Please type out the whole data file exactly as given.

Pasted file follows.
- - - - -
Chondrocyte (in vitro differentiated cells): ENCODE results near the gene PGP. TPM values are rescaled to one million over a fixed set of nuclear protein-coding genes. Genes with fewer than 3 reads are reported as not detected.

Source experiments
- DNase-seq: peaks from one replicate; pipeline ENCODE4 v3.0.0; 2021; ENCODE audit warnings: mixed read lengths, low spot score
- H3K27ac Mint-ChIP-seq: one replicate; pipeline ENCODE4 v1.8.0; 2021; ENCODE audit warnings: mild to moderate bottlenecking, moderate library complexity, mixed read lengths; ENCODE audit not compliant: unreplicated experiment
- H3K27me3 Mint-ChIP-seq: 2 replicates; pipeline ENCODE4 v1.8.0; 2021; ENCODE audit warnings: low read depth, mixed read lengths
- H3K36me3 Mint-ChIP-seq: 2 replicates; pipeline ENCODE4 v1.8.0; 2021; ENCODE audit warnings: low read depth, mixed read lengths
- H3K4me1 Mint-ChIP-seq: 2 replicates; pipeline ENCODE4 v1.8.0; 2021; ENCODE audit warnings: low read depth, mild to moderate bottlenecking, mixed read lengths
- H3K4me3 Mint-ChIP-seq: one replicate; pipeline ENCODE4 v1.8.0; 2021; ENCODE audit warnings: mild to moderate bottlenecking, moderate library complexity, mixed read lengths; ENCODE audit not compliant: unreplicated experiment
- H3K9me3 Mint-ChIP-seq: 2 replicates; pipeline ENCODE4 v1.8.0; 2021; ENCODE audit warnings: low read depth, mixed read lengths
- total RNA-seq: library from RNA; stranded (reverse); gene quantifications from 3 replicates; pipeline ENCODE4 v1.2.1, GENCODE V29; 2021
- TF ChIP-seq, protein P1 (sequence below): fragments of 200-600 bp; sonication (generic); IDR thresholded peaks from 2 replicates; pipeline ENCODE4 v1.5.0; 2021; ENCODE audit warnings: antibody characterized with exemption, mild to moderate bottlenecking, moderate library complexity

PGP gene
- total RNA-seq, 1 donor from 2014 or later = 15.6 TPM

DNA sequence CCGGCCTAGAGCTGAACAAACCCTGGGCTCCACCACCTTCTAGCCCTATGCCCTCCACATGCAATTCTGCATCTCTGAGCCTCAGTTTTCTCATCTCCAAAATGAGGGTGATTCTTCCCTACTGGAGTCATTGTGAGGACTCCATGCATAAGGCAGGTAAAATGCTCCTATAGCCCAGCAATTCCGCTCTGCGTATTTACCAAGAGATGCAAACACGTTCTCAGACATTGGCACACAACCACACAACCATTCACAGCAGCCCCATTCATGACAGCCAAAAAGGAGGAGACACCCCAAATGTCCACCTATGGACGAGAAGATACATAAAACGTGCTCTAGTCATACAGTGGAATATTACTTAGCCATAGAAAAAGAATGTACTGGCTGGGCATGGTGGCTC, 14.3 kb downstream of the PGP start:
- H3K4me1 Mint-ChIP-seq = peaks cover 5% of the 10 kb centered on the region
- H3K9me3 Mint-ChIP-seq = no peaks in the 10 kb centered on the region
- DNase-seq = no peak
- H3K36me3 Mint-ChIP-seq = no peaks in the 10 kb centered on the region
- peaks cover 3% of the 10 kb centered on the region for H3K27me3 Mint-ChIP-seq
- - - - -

Chondrocyte (in vitro differentiated cells): ENCODE results near the gene PGP. TPM values are rescaled to one million over a fixed set of nuclear protein-coding genes. Genes with fewer than 3 reads are reported as not detected.

Source experiments
- DNase-seq: peaks from one replicate; pipeline ENCODE4 v3.0.0; 2021; ENCODE audit warnings: mixed read lengths, low spot score
- H3K27ac Mint-ChIP-seq: one replicate; pipeline ENCODE4 v1.8.0; 2021; ENCODE audit warnings: mild to moderate bottlenecking, moderate library complexity, mixed read lengths; ENCODE audit not compliant: unreplicated experiment
- H3K27me3 Mint-ChIP-seq: 2 replicates; pipeline ENCODE4 v1.8.0; 2021; ENCODE audit warnings: low read depth, mixed read lengths
- H3K36me3 Mint-ChIP-seq: 2 replicates; pipeline ENCODE4 v1.8.0; 2021; ENCODE audit warnings: low read depth, mixed read lengths
- H3K4me1 Mint-ChIP-seq: 2 replicates; pipeline ENCODE4 v1.8.0; 2021; ENCODE audit warnings: low read depth, mild to moderate bottlenecking, mixed read lengths
- H3K4me3 Mint-ChIP-seq: one replicate; pipeline ENCODE4 v1.8.0; 2021; ENCODE audit warnings: mild to moderate bottlenecking, moderate library complexity, mixed read lengths; ENCODE audit not compliant: unreplicated experiment
- H3K9me3 Mint-ChIP-seq: 2 replicates; pipeline ENCODE4 v1.8.0; 2021; ENCODE audit warnings: low read depth, mixed read lengths
- total RNA-seq: library from RNA; stranded (reverse); gene quantifications from 3 replicates; pipeline ENCODE4 v1.2.1, GENCODE V29; 2021
- TF ChIP-seq, protein P1 (sequence below): fragments of 200-600 bp; sonication (generic); IDR thresholded peaks from 2 replicates; pipeline ENCODE4 v1.5.0; 2021; ENCODE audit warnings: antibody characterized with exemption, mild to moderate bottlenecking, moderate library complexity

PGP gene
- total RNA-seq, 1 donor from 2014 or later = 15.6 TPM

DNA sequence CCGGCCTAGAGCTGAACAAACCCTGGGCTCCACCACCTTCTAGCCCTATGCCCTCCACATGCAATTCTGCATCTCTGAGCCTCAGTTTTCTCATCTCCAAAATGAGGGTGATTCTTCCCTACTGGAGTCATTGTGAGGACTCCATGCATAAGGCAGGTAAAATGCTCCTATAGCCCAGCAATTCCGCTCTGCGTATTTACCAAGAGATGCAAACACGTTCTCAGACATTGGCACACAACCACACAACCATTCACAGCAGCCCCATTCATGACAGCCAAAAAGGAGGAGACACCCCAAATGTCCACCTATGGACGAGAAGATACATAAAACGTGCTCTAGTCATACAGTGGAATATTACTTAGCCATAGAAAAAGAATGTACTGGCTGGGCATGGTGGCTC, 14.3 kb downstream of the PGP start:
- H3K4me1 Mint-ChIP-seq = peaks cover 5% of the 10 kb centered on the region
- H3K9me3 Mint-ChIP-seq = no peaks in the 10 kb centered on the region
- DNase-seq = no peak
- H3K36me3 Mint-ChIP-seq = no peaks in the 10 kb centered on the region
- peaks cover 3% of the 10 kb centered on the region for H3K27me3 Mint-ChIP-seq